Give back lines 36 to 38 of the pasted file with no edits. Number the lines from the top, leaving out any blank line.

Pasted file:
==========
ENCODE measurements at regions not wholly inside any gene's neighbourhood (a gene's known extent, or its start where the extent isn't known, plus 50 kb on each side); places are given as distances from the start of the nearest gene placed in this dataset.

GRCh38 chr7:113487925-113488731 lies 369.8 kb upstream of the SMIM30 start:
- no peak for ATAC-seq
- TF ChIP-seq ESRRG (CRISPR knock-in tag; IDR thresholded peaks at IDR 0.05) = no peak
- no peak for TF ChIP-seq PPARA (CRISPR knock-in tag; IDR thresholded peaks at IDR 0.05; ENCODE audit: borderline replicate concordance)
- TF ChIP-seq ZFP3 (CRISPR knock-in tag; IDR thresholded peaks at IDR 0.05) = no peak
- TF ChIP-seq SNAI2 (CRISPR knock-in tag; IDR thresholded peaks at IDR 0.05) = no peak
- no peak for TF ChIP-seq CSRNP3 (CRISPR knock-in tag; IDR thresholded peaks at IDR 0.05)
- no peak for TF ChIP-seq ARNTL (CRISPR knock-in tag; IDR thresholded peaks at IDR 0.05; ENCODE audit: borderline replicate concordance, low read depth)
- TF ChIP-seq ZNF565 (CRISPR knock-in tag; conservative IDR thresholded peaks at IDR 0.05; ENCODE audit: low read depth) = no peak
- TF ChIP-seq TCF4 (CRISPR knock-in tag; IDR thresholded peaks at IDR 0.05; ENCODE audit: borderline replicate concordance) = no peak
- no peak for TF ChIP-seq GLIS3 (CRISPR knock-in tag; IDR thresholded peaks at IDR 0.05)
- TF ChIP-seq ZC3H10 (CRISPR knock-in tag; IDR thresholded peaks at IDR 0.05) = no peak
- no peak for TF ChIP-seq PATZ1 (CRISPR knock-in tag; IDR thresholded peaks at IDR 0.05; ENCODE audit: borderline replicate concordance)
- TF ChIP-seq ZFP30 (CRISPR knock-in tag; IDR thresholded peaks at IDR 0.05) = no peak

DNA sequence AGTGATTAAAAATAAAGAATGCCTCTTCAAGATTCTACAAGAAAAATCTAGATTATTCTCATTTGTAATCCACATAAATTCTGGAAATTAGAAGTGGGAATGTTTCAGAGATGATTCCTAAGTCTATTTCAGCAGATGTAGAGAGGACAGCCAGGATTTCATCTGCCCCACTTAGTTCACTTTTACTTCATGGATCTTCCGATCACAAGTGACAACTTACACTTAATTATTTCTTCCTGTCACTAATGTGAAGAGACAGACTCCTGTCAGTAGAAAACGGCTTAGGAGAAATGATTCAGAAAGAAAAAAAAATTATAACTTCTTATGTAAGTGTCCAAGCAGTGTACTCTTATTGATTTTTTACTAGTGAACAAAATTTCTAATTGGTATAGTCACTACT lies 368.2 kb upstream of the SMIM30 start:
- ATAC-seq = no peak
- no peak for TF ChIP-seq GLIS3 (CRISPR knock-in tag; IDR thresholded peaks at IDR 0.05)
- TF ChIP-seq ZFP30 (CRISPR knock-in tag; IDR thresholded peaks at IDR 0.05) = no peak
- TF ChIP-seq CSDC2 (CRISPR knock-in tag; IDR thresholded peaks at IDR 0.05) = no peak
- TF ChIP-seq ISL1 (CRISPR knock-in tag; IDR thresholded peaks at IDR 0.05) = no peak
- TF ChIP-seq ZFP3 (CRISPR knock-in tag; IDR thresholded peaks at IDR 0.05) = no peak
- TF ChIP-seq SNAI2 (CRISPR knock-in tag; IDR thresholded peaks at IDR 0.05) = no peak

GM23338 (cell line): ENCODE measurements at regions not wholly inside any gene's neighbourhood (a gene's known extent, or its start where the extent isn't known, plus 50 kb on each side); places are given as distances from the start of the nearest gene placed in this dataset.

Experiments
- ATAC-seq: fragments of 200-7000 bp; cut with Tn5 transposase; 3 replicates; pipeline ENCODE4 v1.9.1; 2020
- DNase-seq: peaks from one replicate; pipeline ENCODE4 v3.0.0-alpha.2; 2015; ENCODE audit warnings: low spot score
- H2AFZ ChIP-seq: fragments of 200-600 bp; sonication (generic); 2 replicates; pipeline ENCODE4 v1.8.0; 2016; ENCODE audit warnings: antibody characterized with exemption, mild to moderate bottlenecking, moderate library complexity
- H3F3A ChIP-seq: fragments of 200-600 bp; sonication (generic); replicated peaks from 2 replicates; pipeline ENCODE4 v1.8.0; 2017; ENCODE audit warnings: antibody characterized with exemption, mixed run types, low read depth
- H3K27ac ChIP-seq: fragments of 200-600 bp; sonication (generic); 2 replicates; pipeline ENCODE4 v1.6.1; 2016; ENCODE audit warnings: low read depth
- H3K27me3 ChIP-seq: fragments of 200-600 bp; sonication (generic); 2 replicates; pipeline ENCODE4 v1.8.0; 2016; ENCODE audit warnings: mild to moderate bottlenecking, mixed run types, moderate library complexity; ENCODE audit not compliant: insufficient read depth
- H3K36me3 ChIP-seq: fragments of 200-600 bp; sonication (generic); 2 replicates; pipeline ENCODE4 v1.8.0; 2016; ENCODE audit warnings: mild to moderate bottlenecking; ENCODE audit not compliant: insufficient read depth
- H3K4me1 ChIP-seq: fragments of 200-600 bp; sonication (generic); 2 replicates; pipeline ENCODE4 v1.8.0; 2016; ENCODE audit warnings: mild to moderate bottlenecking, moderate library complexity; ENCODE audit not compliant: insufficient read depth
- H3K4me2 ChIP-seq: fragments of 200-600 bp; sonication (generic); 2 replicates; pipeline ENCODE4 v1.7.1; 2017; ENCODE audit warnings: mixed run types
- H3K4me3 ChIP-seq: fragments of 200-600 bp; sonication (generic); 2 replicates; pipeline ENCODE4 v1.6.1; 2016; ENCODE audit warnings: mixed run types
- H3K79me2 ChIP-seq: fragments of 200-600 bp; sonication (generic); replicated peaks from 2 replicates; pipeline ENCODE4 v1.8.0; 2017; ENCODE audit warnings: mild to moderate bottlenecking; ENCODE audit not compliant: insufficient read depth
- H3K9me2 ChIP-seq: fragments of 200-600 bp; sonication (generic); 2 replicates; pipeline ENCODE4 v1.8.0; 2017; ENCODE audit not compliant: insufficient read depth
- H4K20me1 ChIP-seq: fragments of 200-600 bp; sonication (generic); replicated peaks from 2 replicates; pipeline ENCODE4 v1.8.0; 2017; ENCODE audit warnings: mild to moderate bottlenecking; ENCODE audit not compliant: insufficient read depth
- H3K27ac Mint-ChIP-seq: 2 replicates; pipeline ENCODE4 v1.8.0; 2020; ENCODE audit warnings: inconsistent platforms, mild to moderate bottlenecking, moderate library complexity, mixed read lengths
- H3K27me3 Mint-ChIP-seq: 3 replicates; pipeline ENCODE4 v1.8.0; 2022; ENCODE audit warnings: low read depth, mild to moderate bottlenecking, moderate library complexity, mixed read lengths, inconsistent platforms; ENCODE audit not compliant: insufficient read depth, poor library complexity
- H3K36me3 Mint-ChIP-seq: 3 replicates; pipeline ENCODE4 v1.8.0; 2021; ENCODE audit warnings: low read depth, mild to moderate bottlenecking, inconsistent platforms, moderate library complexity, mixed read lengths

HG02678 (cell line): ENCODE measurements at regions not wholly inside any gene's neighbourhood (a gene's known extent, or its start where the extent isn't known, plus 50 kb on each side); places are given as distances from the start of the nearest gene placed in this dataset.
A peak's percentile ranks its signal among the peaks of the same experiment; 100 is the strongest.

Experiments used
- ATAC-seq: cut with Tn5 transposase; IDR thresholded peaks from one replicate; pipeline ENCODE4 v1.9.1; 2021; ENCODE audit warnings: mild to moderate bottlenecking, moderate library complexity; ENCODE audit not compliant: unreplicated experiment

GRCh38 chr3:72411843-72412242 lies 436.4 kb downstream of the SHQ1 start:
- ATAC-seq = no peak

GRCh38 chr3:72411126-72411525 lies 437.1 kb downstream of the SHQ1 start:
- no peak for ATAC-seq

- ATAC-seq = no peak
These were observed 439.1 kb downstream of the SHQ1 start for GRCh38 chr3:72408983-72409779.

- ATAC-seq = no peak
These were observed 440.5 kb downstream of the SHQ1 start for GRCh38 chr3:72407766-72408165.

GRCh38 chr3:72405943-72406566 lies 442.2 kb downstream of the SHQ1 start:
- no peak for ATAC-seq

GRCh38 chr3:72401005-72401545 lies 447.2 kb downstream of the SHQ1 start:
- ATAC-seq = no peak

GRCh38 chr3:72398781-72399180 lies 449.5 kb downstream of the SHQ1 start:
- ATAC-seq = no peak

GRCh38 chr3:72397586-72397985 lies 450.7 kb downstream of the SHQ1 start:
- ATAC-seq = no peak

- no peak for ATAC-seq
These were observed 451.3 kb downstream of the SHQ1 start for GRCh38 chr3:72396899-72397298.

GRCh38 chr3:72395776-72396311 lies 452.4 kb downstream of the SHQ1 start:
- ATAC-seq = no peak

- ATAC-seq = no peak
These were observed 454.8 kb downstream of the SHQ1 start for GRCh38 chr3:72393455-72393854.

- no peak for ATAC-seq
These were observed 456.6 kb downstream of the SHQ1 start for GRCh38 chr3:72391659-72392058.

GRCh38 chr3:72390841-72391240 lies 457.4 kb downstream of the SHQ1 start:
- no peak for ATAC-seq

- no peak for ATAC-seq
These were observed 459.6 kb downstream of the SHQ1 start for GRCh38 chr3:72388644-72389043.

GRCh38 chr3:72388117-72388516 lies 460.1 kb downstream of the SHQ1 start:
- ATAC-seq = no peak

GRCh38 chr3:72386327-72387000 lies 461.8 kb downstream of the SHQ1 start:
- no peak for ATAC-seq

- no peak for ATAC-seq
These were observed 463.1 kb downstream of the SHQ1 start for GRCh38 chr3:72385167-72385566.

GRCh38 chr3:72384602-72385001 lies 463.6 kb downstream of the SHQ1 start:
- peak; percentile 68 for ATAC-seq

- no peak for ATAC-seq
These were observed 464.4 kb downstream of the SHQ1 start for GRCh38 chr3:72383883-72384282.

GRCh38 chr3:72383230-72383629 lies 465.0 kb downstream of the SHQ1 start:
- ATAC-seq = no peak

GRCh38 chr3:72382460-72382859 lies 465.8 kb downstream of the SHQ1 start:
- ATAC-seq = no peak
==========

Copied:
- H3K79me2 ChIP-seq: fragments of 200-600 bp; sonication (generic); replicated peaks from 2 replicates; pipeline ENCODE4 v1.8.0; 2017; ENCODE audit warnings: mild to moderate bottlenecking; ENCODE audit not compliant: insufficient read depth
- H3K9me2 ChIP-seq: fragments of 200-600 bp; sonication (generic); 2 replicates; pipeline ENCODE4 v1.8.0; 2017; ENCODE audit not compliant: insufficient read depth
- H4K20me1 ChIP-seq: fragments of 200-600 bp; sonication (generic); replicated peaks from 2 replicates; pipeline ENCODE4 v1.8.0; 2017; ENCODE audit warnings: mild to moderate bottlenecking; ENCODE audit not compliant: insufficient read depth